What Is Eliquis?

Published May 11th, 2020 by Bridget Reed
Fact Checked by
Chris Riley
Updated Date: May 17th, 2021

Many people don’t think about blood clots on a daily basis, but if you’ve ever had a blood clot, then you know just how scary they can be. Each year, approximately 900,000 cases of potentially deadly blood clots, called deep vein thrombosis, occur in the United States. Blood clots may be provoked, meaning they are associated with known risk factors, or unprovoked, meaning they occur without any identifiable risk factors present. Approximately 274 people die in the United States each day from blood clots, in large part because public awareness of the condition is so low. Fewer than one in four people have any knowledge about blood clots or their signs and symptoms. Patients who do experience blood clots have new options when it comes to treatment, including anticoagulation medications like Eliquis, which can help treat and prevent blood clots.

What Is Eliquis?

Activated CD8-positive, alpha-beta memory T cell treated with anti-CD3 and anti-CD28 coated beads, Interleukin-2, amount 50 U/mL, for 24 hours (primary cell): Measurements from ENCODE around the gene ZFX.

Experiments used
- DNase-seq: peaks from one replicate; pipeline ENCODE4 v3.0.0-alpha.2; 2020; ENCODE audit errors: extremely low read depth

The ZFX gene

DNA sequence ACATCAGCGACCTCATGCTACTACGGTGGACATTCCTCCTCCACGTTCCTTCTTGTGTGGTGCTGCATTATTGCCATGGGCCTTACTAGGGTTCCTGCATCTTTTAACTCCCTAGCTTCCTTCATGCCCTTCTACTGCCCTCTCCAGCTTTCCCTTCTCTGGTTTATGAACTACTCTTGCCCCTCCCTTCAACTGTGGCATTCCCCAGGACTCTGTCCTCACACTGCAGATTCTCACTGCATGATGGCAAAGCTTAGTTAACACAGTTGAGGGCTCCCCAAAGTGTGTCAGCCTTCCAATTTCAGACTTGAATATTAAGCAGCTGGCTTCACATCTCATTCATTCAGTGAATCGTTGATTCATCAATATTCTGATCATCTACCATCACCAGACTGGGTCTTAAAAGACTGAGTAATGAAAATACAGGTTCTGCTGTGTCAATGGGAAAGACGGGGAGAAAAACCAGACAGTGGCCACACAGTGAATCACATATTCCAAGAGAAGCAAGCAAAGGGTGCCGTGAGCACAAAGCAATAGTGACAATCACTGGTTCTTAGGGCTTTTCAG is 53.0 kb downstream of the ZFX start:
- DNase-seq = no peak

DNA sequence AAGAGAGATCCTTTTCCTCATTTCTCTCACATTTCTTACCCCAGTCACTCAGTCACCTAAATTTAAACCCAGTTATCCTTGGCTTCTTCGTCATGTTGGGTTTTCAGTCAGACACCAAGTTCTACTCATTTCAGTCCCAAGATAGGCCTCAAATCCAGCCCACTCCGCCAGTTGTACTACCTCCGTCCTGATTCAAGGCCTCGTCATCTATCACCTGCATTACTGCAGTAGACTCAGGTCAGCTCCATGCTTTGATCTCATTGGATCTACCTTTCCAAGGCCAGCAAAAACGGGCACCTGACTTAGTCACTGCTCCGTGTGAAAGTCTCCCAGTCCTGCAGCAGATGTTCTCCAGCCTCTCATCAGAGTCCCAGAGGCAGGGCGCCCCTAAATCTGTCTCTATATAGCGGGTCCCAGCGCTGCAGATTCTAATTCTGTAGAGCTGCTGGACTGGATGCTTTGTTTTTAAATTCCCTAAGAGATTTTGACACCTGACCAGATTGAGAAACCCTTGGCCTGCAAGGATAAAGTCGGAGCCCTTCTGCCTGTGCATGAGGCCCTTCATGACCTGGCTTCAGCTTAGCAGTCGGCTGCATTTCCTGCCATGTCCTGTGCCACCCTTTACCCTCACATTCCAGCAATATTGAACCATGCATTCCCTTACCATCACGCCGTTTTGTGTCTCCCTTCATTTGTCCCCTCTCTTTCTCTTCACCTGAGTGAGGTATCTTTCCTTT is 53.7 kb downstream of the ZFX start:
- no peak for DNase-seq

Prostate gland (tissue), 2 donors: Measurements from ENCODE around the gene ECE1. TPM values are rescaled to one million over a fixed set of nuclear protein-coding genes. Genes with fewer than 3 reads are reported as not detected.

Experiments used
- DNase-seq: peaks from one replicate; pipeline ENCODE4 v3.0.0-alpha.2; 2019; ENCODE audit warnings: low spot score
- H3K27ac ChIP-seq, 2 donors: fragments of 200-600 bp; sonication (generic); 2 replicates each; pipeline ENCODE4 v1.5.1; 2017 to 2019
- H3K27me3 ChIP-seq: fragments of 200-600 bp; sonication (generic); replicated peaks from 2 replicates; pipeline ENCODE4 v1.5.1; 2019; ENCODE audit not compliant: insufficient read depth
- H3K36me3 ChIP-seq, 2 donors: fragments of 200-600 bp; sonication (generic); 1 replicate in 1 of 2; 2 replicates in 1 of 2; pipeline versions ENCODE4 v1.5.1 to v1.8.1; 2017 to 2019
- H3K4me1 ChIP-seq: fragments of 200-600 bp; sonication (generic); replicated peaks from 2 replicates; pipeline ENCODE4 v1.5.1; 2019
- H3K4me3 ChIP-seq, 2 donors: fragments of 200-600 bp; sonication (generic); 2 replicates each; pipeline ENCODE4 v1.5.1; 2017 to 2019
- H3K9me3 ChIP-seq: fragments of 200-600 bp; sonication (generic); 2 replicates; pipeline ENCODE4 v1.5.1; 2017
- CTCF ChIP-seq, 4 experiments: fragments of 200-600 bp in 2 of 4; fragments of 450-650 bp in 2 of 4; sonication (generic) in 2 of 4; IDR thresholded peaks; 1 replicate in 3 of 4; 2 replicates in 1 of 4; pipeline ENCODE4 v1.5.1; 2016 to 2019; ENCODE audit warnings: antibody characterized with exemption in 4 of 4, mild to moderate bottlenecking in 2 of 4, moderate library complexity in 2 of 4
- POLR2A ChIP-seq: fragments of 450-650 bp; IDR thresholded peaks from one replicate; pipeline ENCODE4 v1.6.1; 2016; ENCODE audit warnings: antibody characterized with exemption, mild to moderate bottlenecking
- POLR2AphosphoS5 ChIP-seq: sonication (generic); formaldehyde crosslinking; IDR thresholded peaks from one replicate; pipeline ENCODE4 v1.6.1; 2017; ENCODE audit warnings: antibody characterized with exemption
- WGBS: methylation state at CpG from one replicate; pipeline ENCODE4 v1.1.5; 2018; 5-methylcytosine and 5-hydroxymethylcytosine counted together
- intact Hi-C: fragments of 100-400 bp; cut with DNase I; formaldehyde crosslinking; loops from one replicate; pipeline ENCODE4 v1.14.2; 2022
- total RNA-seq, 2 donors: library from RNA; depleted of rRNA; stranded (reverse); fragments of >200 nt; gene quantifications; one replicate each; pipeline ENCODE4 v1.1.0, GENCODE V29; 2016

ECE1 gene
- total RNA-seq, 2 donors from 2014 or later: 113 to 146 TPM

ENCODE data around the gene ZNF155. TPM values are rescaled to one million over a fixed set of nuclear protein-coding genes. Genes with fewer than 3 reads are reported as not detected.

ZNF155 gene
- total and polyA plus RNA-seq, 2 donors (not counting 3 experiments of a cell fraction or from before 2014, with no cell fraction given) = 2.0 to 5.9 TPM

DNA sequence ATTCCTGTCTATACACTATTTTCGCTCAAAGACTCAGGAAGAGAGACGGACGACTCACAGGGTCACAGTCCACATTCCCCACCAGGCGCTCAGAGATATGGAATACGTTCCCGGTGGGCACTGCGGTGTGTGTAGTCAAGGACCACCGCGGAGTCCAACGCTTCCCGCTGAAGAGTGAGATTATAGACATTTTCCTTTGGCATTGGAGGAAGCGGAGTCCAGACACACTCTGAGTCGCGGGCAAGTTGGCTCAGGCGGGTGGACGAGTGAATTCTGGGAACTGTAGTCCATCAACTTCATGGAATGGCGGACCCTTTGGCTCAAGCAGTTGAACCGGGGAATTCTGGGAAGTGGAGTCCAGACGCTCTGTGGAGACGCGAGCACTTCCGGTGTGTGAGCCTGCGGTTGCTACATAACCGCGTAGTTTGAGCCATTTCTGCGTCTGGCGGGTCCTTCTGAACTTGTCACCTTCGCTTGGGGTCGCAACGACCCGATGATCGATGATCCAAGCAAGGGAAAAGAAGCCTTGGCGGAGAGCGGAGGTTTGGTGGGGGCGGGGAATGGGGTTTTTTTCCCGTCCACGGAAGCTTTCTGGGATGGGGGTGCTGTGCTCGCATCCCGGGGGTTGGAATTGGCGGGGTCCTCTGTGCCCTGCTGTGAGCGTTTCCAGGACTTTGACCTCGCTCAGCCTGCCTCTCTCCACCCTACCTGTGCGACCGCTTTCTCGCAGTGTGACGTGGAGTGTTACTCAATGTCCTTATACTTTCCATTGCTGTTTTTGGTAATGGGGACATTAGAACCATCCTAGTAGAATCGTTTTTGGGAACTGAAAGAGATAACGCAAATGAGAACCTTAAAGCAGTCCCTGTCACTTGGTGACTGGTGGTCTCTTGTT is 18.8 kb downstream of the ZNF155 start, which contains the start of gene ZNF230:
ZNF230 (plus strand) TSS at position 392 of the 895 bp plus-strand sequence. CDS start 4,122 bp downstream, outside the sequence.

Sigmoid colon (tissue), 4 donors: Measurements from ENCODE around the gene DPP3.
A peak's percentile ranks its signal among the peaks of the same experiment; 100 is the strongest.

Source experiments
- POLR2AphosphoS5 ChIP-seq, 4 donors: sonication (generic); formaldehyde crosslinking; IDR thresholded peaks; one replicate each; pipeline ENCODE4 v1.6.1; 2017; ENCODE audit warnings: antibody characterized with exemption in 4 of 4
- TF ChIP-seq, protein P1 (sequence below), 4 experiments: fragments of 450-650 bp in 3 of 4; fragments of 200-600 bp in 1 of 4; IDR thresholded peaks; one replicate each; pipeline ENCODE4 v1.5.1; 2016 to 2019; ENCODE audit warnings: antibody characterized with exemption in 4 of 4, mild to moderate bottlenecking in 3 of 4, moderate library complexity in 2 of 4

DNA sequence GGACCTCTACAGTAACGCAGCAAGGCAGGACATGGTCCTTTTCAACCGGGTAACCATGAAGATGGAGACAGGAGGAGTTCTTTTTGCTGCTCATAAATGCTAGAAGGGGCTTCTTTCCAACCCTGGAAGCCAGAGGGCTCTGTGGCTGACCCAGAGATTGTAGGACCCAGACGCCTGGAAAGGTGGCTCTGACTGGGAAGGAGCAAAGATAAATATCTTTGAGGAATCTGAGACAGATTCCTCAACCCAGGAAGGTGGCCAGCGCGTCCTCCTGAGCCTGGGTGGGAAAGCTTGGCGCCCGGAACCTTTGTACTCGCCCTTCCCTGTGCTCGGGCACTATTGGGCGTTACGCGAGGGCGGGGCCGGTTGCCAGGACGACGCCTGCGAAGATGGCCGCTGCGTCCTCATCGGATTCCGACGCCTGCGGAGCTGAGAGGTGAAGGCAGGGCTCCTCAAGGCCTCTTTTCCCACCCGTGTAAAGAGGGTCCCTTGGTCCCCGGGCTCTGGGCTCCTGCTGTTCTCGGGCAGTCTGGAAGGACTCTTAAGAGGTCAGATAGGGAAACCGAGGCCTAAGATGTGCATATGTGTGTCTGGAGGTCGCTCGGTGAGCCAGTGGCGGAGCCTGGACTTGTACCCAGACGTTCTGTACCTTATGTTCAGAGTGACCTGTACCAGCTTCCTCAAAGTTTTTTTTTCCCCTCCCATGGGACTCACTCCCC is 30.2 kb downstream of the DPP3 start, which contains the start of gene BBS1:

Eliquis, known by the generic name apixaban, belongs to a class of drugs called novel oral anticoagulants, also called blood thinners or antiplatelet medications. These medications are factor xa inhibitors and work to block the activity of certain clotting substances in the blood. Eliquis as a brand name was first approved by the U.S. Food and Drug Administration (FDA) in 2012 for use in reducing the risk of stroke and blood clots in patients with nonvalvular atrial fibrillation. The medication received additional FDA approval in 2014 when it was approved to reduce the risk of blood clots following hip replacement or knee replacement surgery and for the treatment of deep vein thrombosis and pulmonary embolism. Eliquis is available by prescription only. The first generic forms of the medication, sold under the name apixaban, were approved in December 2019.

What Is Eliquis Used to Treat?

Eliquis is FDA-approved for three purposes: reduction of the risk of stroke and blood clots in patients with nonvalvular atrial fibrillation, prevention of blood clots and deep vein thrombosis in patients who have had hip or knee replacement surgery, and treatment and prevention of deep vein thrombosis and pulmonary embolism.